The question is not how to fish, but why you do it. The author and his fishing buddies do it out of necessity. It’s more important than life and death to them to escape the human world, step in to water and wave a stick. Left on the shore is their misery and worries. Standing in the water they find freedom, healing and occasionally a fish.
Battles are lost and won with tongue in cheek and always celebrated with mountains of cake and an endless stream of fresh espresso coffee. To the band of brothers it’s more important who you fish with than how big the fish is; except for the ones lost.
You may not learn a lot about catching more and bigger fish, but reading these stories is like holding a mirror up in front of yourself getting a little wiser. The small why is a big one.
This artickel is written by Danish photojournalist Søren Skarby
Small is always a matter of context. A small pike fly is infinitely larger than a small trout fly, but no matter the context, small flies are often important to have, often even the deciding factor between and take and a refusal.
Caddis are important prey for trout and grayling. Some species leave their pupal case and swim towards the surface. Here they swim towards shore to hatch on land or in vegetation. They’re fairly big and you can easily see them almost rowing along the surface. This behaviour obviously makes them highly exposed to trout and grayling, but also very fun to fish, because you can skate and twitch the fly, which often triggers quite aggressive strikes. Skating and twitching is often something we strive to avoid when dry fly fishing, but in this case, it’s exactly the way to fish.
You remember mr. Wicked Trout? Our good friend, Stefan Larsson. Dry fly fisher par excellence, rock ’n’ roll bass player and singer, whisky connoisseur and in the trenches in the fight against dams on his home rivers in Älvdalen in Sweden.
It may seem convenient to buy loose feathers in a bag, instead to buy a whole hide. But if you go through what’s in the bag and sort the feathers, you discover that the percentage of usable feathers is often quite low and not infrequently you end up without the feather you needed. Of course there is a higher price for a whole skin compared to a bag of feathers, but a whole skin has so many benefits that outweigh the investment.
The great grayling fishing in Älvdalen draws fly fishers from all over Sweden, but many remain unaware that the area also offers excellent trout fishing. Älvdalen is Swedish and literally means ”the valley of rivers”.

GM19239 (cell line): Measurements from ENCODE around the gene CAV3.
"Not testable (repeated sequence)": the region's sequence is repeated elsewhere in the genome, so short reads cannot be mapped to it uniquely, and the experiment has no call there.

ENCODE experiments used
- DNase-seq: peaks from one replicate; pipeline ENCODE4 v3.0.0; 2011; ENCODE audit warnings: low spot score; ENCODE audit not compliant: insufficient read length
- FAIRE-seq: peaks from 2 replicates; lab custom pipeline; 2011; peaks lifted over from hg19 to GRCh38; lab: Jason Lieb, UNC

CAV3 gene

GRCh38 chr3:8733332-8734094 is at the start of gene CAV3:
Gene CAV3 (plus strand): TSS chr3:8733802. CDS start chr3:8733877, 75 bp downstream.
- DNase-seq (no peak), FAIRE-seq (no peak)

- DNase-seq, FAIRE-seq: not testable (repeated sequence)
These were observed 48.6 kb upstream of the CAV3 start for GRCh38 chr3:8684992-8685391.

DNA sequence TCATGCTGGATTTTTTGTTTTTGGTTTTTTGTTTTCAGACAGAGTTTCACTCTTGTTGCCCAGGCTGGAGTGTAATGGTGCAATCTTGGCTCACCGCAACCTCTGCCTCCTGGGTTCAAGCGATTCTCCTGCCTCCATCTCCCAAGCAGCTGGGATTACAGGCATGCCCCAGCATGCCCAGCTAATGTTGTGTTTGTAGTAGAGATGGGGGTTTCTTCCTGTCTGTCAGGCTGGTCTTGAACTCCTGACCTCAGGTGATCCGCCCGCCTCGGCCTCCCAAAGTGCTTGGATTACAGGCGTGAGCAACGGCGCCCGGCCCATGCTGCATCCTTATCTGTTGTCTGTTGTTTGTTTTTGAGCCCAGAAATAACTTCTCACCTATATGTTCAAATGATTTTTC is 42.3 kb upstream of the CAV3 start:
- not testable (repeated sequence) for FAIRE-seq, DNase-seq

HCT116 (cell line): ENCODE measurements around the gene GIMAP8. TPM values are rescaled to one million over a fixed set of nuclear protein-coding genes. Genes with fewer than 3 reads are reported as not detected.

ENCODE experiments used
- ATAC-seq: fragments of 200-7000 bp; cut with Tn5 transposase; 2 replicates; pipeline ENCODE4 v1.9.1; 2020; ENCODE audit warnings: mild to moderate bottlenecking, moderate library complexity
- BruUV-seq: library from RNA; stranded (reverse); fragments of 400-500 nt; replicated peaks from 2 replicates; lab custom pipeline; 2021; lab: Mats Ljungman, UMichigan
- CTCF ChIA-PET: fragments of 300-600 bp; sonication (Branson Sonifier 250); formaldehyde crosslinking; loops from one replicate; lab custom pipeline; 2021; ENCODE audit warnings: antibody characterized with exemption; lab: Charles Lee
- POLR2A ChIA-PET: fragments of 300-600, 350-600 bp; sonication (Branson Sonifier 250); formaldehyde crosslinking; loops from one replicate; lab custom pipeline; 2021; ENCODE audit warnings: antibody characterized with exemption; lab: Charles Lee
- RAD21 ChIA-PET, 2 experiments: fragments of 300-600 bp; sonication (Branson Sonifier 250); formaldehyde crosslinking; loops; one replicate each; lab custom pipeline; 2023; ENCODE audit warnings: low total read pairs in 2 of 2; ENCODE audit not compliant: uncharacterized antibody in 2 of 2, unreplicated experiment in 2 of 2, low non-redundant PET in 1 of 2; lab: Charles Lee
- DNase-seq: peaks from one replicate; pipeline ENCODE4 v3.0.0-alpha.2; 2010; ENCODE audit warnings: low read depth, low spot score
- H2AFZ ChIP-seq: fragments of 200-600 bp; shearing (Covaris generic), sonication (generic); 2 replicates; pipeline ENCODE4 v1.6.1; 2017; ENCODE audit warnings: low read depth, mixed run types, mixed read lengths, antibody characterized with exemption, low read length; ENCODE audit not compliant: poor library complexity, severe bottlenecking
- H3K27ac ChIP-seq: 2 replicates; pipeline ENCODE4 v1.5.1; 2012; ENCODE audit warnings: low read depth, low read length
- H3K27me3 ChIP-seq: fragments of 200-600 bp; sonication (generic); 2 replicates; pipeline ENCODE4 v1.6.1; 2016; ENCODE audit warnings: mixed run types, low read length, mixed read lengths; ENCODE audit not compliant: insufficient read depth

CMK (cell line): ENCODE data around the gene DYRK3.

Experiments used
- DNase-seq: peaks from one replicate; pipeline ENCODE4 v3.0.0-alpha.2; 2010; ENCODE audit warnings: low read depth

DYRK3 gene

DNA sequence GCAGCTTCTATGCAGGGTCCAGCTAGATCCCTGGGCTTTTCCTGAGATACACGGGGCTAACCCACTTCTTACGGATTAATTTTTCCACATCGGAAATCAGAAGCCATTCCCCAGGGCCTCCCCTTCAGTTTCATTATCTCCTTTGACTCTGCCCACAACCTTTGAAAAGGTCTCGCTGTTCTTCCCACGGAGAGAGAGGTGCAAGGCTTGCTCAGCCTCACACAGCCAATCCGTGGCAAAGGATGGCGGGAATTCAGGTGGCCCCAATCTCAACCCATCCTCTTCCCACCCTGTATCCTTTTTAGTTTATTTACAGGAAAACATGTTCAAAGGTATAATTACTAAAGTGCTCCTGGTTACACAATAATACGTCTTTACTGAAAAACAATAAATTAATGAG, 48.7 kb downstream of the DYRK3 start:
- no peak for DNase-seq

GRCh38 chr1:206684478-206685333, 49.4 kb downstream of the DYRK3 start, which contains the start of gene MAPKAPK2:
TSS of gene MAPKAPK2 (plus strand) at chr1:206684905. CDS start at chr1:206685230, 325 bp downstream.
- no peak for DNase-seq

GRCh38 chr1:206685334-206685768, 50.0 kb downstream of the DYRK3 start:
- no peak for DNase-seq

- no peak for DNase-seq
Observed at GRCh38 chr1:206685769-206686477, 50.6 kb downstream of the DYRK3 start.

When it comes to my home water, Österdaläven, it’s mostly known for its large population of grayling, which, as we all know, is a great fish to chase with the fly rod. Also, they are quite willing to rise to a well-presented dry fly, which most fly fishers appreciate. The excellent grayling fishing has pushed the trout a bit in the background. The trout population has been under pressure by a big dam and timber rafting. They have survived and the population has grown strong and offers high-quality fishing.
Mayflies, caddis, damsels, stone flies and other water insects appear in a variety of sizes, colours and shapes. What they all have in common is that their nymphal stage lasts a year (for some more), while the winged, adult stages are very short in comparison. Logic dictates that the nymphal stages of different water insects are far more important as a good source on a yearly basis than the winged, adult ones. Many of us prefer catching trout and grayling when they’re visibly rising, but nymph fishing is just as fun and will catch fish when the dry fly doesn’t.
Sedge og caddis? I’ve been told that caddis is the common term in America, sedge the common term in the UK. I don’t really know and it doesn’t matter much, since I think most people know that both terms cover the same insect. Caddis is a very important food source for trout and grayling. They are abundant in both still- and running water and generally not as clean-water-dependant as many mayflies and stoneflies are. Some species grow quite large, so they also represent more protein pr. bite than smaller insects.
Many flyfishers are looking for the time when the big mayflies, E. Danica and E. vulgata, start to hatch in late spring and early summer. The image of a big newly hatched mayfly dun swirling down the stream or standing on the surface of a small lake, is for many of us the true picture of what flyfishing is all about. And it is great fun to see, when also the biggest fish lower their guard and start chasing those big flies. But in Stillwater, there as time that are even more fun to experience and that’s when the big Caddis flies begin to show, running the surface to safer ground.